Saturday, September 6, 2014

British Columbia South: Port McNeill to Ganges

August 16-26, 2014

You never know what you might see in a small town parade:  You might see a horse of a different color. 

A zebra-striped horse
You might see a Breast Cancer Awareness Float.

This float was sponsored by a local business named "Bras for a Cause"...
....and it reminded people of the date for the annual Race for the Cure
You might see a logging truck or the emergency services out in full force.

Sure hope those brakes work!
Firemen and fire hose
At Port McNeill’s “Orca Fest,” we saw all of these, including some floats that were actually centered around the parade’s loosely interpreted theme:  Where the Wild Things Are.

A float sponsored by loggers
And one by a daycare center
The citizenry started lining the streets early in anticipation of the parade. 

Citizens start to line up for the Orca Fest Parade
Some children were dressed up for the occasion, and many of them had plastic or paper bags in their hands because, as we learned, parade marchers throw treats in small town parades. We were in Canada, but this was like Halloween in the United States. After a float went by, its sponsors throwing handfuls of hard candy, suckers, or gum at the kids lining the street, it was a free-for-all while the children scrambled around in the street to pick up as much candy as they could. Sometimes, treats were tossed for adults, too. I watched as one child caught a brand new dashboard protector for a car, eyed it quizzically, and handed it off on the nearest adult! (I could tell I was in a small town when, instead of keeping it, that adult handed it back to the child and told her to run over and give it to her parents.) T-shirts were launched into the crowd out of blow guns. All told, the town had a great time at its summer party, and we enjoyed watching the festivities.

Port McNeill is in a transition zone between northern/central and southern British Columbia. In Port McNeill, we saw both the fishing and logging industries well represented. After Port McNeill, we saw more logging than fishing in British Columbia. (Could there be a correlation?)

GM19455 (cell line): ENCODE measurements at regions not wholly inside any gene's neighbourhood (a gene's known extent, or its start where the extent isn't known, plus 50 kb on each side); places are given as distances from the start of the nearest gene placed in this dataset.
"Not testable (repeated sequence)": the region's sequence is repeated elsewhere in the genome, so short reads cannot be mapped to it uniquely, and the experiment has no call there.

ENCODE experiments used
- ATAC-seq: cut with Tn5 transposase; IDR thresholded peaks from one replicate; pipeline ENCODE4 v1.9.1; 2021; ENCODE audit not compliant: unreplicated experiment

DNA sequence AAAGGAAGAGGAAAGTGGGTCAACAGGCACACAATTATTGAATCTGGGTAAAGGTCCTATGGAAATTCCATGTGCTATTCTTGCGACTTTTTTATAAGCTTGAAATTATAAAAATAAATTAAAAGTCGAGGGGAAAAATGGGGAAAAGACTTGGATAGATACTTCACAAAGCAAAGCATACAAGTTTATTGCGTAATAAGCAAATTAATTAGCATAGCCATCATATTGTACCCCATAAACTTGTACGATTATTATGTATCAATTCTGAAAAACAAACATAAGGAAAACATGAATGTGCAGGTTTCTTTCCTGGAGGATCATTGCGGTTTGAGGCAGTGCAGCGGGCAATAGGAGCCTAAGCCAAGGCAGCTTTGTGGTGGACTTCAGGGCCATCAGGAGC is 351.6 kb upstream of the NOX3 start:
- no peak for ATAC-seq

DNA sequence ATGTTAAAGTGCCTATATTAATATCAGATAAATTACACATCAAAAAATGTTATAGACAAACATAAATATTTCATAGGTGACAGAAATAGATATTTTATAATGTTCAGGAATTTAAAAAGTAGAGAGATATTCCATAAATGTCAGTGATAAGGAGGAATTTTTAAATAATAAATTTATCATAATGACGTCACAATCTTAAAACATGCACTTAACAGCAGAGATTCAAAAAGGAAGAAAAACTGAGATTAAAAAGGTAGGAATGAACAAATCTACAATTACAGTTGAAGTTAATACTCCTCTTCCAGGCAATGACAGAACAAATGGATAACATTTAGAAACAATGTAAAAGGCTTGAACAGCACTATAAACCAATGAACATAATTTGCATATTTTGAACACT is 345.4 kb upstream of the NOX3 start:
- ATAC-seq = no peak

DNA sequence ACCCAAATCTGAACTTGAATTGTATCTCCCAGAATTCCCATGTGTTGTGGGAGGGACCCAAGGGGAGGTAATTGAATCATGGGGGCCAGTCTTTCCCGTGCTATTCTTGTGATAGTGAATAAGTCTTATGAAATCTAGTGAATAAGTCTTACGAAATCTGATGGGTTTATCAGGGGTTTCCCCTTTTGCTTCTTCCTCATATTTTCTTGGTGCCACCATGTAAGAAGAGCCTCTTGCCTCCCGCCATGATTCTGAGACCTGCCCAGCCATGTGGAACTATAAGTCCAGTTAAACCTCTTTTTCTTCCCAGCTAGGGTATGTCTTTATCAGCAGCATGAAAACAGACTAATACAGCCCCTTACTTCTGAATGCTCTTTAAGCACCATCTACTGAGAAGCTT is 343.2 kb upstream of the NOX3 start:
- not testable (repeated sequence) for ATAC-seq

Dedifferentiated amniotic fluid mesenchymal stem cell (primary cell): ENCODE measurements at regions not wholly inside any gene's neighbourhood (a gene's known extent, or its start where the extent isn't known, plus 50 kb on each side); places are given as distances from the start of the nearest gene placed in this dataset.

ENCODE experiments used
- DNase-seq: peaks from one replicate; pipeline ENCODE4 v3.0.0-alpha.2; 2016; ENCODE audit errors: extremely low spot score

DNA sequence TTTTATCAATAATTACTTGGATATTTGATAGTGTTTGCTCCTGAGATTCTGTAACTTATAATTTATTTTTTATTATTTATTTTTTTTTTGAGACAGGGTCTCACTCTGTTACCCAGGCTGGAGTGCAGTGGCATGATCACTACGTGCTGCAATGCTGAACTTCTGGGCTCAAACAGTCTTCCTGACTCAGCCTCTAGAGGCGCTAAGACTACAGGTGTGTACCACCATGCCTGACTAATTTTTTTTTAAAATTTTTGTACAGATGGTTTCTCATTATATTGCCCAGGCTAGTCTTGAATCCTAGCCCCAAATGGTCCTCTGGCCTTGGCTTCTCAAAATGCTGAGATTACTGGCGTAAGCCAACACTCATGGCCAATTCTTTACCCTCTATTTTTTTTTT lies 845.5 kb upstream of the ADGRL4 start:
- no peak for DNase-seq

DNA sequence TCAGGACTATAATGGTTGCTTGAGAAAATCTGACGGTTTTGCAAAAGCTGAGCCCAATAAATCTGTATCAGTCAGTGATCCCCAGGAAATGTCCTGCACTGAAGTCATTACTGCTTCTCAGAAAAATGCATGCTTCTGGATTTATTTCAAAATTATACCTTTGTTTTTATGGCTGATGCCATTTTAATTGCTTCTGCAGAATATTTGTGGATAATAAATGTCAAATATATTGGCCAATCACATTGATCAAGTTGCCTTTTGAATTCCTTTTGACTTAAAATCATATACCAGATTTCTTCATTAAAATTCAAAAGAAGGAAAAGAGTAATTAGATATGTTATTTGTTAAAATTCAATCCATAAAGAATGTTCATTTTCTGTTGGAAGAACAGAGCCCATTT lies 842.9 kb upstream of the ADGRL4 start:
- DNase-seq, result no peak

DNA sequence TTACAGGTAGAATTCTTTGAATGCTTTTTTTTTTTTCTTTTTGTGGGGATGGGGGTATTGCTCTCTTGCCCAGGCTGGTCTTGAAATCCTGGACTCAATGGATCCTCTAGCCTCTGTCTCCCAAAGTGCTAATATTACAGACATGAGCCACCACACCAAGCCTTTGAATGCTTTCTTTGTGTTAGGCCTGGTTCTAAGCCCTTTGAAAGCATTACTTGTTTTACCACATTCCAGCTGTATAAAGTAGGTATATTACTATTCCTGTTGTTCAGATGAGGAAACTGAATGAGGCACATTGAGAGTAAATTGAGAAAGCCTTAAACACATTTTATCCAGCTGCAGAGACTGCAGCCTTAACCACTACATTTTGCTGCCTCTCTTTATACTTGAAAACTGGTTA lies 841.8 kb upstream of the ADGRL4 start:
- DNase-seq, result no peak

Port McNeill as seen from the anchorage
Log loading operation at Port McNeill
The harbor was extremely crowded and is divided into sides for recreational craft and fishing vessels. The fishing vessels were crammed together, rafted up four and five abreast of each other instead of having individual slips. Port McNeill also has an anchorage large enough to accommodate many vessels. We anchored out. 

The happy confusion of the commercial fishing terminal in Port McNeill
Boats rafted up together in the marina
By now, those of you who follow our blog regularly have figured out that we were on the fast track through British Columbia. We hadn’t stayed more than one night anywhere since leaving Prince Rupert, but we spent the weekend at Port McNeill. We hadn’t done any real boat maintenance since leaving Sitka and some tasks were due. We were also hoping the foggy weather pattern we’d been experiencing over the last several days would break up.  

When we left Port McNeill, it was overcast, and we did enter a fog bank as we re-crossed Queen Charlotte Strait; however, the fog was short lived. 

Mother and chick:  I'm not sure what species these were
First Nation Longhouse
We anchored in Shoal Harbour our first night in the Broughtons, a former logging area with some cabins still scattered around it. The next day, we saw another sign of home as we passed a piece of the old 520 floating bridge that had been brought up from Washington to build the breakwater at Echo Bay. The breakwater also houses the store and fuel dock. 

A piece of home in Echo Bay
Bypassing Echo Bay, we stopped for the night in Kwatsi Bay, a family run operation with dock space, showers, and local crafts for sale. The hosts, Max and Anca (who hails from Holland), cultivate a family feeling by hosting potlucks at the dock several nights a week. Boaters seem to return year after year and many of them know each other. Patrick has been there several times before, and it is a place I would happily revisit.  

Colorful rock wall at the entrance to Kwatsi Bay
A heron stalks the dock looking for prey in Kwatsi Bay
Leaving Kwatsi Bay the next morning, we were joined by a school of Pacific white-sided dolphins. They stayed with us for a good 45 minutes, bow riding, leaping out of the water, and even swimming upside down before the boat! I was standing on the bow taking pictures, and after a while, some of the dolphin seemed to become curious about what I was doing, as they rolled over on their side and looked at me looking at them.